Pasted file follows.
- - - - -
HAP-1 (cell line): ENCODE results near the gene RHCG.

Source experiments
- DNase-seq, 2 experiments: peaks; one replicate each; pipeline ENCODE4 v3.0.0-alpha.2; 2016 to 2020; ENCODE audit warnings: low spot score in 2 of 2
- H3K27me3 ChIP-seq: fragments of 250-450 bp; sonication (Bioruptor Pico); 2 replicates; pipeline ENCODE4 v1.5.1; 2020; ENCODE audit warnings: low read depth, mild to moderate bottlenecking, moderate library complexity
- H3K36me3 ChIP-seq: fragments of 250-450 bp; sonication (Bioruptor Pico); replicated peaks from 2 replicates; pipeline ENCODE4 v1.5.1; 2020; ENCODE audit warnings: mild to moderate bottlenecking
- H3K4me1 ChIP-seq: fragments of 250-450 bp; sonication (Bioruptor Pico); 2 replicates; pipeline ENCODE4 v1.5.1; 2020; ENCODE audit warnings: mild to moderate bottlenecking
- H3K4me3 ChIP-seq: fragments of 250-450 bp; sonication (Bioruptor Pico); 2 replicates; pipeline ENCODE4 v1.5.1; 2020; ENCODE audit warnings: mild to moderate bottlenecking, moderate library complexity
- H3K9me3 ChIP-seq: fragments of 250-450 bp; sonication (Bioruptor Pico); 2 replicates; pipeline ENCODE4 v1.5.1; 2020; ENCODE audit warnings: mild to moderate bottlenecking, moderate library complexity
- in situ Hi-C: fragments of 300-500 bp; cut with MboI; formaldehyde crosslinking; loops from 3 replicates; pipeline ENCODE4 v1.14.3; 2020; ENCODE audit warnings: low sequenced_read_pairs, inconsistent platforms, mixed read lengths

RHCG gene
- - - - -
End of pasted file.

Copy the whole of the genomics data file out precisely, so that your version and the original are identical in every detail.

HAP-1 (cell line): ENCODE results near the gene RHCG.

Source experiments
- DNase-seq, 2 experiments: peaks; one replicate each; pipeline ENCODE4 v3.0.0-alpha.2; 2016 to 2020; ENCODE audit warnings: low spot score in 2 of 2
- H3K27me3 ChIP-seq: fragments of 250-450 bp; sonication (Bioruptor Pico); 2 replicates; pipeline ENCODE4 v1.5.1; 2020; ENCODE audit warnings: low read depth, mild to moderate bottlenecking, moderate library complexity
- H3K36me3 ChIP-seq: fragments of 250-450 bp; sonication (Bioruptor Pico); replicated peaks from 2 replicates; pipeline ENCODE4 v1.5.1; 2020; ENCODE audit warnings: mild to moderate bottlenecking
- H3K4me1 ChIP-seq: fragments of 250-450 bp; sonication (Bioruptor Pico); 2 replicates; pipeline ENCODE4 v1.5.1; 2020; ENCODE audit warnings: mild to moderate bottlenecking
- H3K4me3 ChIP-seq: fragments of 250-450 bp; sonication (Bioruptor Pico); 2 replicates; pipeline ENCODE4 v1.5.1; 2020; ENCODE audit warnings: mild to moderate bottlenecking, moderate library complexity
- H3K9me3 ChIP-seq: fragments of 250-450 bp; sonication (Bioruptor Pico); 2 replicates; pipeline ENCODE4 v1.5.1; 2020; ENCODE audit warnings: mild to moderate bottlenecking, moderate library complexity
- in situ Hi-C: fragments of 300-500 bp; cut with MboI; formaldehyde crosslinking; loops from 3 replicates; pipeline ENCODE4 v1.14.3; 2020; ENCODE audit warnings: low sequenced_read_pairs, inconsistent platforms, mixed read lengths

RHCG gene